Jay March2011

Jay Frucci, President and Owner,
Furniture Consignment Gallery

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Banish Your Decorating Demons

 

 

confessional by arik levy 1After the last few days in the store, we've decided to build a confessional into our showroom. Here you can recite your Act of Contrition, and you'll be absolved of all of your furniture purchasing sins, mortal or venial.

     All week long, a long line of penitents funneled through our door and poured out their hearts to us. "What was I thinking?" cried one consignor, admitting she had blown her budget for a decade on a furniture shopping spree. "Never again," another winced, recalling how she bought an enormous mansion at the peak of the market and furnished it lavishly.

      We heard every variation of the seven deadly sins. One greedily wanted a house bigger than her sister's. Another lusted after a friend's inlaid mahogany desk until she found one even more exquisite - and pricier - in an antique shop.

Their stories were all slightly different, but they had one thing in common: they wanted absolution - and some money back, too.

      

     Haven't we all been there?

 

     I can recall attending a live auction several years ago. Consumed in the bidding process, I vaguely remember g-forces driving my paddle up in the air faster than I could think. The heat of the moment, the competition, the will to win! All three took command of my soul. And, suddenly, "Sold for $275! The hutch goes to the gentleman on the left." 

     When I was bidding, I was riding a motorcycle on a winding country road. When the auctioneer banged the gavel, I hit a brick wall.

     The large mahogany hutch looked like a bargain when it was $50. After other buyers got involved in the fray, its value seemed to soar. Once they announced the new proud owner was moi I started to sweat at my poor decision-making. I did some fast math: $275 plus the auctioneer's commission of 12%, plus sales tax 6.25%.bidding I had to move it within the next forty-eight hours and worse yet, where am I going to store it until I figure out what I can do with it?

    I raised my hand. "Excuse me, sir... I'd like to apologize to the folks that I outbid. You see, I really don't need this hutch. It's not the money. What I was thinking? Can I give it back? This guy over here bid $250. Maybe you could sell it to him. I'll cover the extra $25."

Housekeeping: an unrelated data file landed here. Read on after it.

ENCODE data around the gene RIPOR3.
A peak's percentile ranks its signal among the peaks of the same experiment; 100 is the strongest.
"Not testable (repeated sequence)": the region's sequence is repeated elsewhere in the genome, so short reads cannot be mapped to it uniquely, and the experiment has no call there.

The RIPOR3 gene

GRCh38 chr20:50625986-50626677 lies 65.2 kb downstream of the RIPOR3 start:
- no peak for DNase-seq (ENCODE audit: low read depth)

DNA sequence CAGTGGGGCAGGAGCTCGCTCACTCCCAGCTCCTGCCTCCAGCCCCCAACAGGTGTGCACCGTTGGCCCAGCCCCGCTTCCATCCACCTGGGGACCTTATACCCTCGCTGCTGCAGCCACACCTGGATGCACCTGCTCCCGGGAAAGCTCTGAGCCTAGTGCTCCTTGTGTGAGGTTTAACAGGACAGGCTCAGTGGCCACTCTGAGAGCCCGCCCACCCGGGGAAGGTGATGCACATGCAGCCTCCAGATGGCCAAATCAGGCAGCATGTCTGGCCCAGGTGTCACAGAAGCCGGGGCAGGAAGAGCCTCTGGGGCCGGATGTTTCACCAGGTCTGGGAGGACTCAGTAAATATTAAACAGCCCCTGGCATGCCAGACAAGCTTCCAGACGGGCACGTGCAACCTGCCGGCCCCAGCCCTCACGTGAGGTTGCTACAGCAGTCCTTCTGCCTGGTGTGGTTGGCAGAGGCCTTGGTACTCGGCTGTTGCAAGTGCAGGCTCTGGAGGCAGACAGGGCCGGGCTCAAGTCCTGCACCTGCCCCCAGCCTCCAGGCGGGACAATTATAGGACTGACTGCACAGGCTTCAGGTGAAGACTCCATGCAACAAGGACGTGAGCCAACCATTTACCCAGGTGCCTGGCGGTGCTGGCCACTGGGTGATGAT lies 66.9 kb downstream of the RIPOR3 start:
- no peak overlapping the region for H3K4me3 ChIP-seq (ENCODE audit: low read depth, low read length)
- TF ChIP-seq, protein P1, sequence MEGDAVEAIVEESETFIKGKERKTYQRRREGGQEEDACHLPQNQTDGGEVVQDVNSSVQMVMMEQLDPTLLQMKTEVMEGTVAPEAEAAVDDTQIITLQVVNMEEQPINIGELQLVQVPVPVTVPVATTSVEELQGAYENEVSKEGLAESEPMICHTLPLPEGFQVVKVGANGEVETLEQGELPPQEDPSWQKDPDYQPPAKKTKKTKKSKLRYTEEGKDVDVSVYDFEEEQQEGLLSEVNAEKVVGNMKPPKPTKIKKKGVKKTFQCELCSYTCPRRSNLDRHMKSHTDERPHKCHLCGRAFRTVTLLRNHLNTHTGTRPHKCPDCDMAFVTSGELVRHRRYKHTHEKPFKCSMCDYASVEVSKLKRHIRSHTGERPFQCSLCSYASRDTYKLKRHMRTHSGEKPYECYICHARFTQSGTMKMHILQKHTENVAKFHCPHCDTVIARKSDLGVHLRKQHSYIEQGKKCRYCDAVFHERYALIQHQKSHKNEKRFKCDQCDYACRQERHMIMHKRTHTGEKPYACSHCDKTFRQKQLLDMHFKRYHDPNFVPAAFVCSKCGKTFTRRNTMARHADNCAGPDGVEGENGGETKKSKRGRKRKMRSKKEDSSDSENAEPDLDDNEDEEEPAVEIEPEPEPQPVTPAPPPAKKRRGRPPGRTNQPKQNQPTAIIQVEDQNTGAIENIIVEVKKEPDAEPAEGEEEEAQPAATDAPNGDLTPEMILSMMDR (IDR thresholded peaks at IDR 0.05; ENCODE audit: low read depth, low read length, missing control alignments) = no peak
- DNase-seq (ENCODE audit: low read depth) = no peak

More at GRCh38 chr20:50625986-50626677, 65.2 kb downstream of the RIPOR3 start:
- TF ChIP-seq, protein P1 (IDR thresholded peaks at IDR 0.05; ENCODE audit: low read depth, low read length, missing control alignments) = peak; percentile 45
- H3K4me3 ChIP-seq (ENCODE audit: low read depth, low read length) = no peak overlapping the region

I was looking for absolution and my money back. The room went silent. The man I outbid shrunk down in his seat. Clearly, he had gotten caught up in bidding, too. Now, he just wanted me to go far, far away.

     Yes, I have been there. Haven't we all at one time or another? Life goes on. We make mistakes. Forgive yourself and move onto the next great thing in your life. And when it comes to fixing those mistakes, come see our new confessional at Furniture Consignment Gallery. We promise to listen - with sympathy - and help you get some money back, too.

Jay Frucci is President and Owner of Furniture Consignment Gallery and http://www.furnitureconsignment.com/. Read, Respond and Stay Tuned!

Furniture on the Move

 

 

     moving truck6:35 AM Today:  "As of last night at 7:00PM papers are signed, and more importantly money is finally down!! I would like to proceed with consigning the furniture -- if that is alright with you. Are you available on March 2nd?"  

     All week long we have been fielding calls from customers eager to schedule furniture pick-ups. The signs are there that the Spring real estate market is coming in like a Lion!  "As soon as we have the sales agreement in hand, you can come get the furniture" says one, happy to be setting off on a long-anticipated retirement adventure consignor. Another is joyfully moving into a new home. "We move on March 6th. Can you sell our old dining room set? It is too big for the new dining room. And I found a new set in your showroom that will fit the new house perfectly!"  

     After years of waiting out the recession, people seem to be on the move again. That is always an emotion-filled journey, one that we're happy to share with our customers. When we are helping customers who are moving, we witness the full range of emotions in those who are selling and buying homes. Sellers are sifting through memories of lives well lived and coming to terms with the decision to make a change. Buyers are eagerly looking forward to fulfilling their dreams of creating a new home.

    A big move creates anxieties, but it is typically mingled with excitement and anticipation. Decisions must be made. Some hesitate and fret over the details. Others leap from one 8083 wpm lowresdecision to another with the speed and agility of a star hurdler.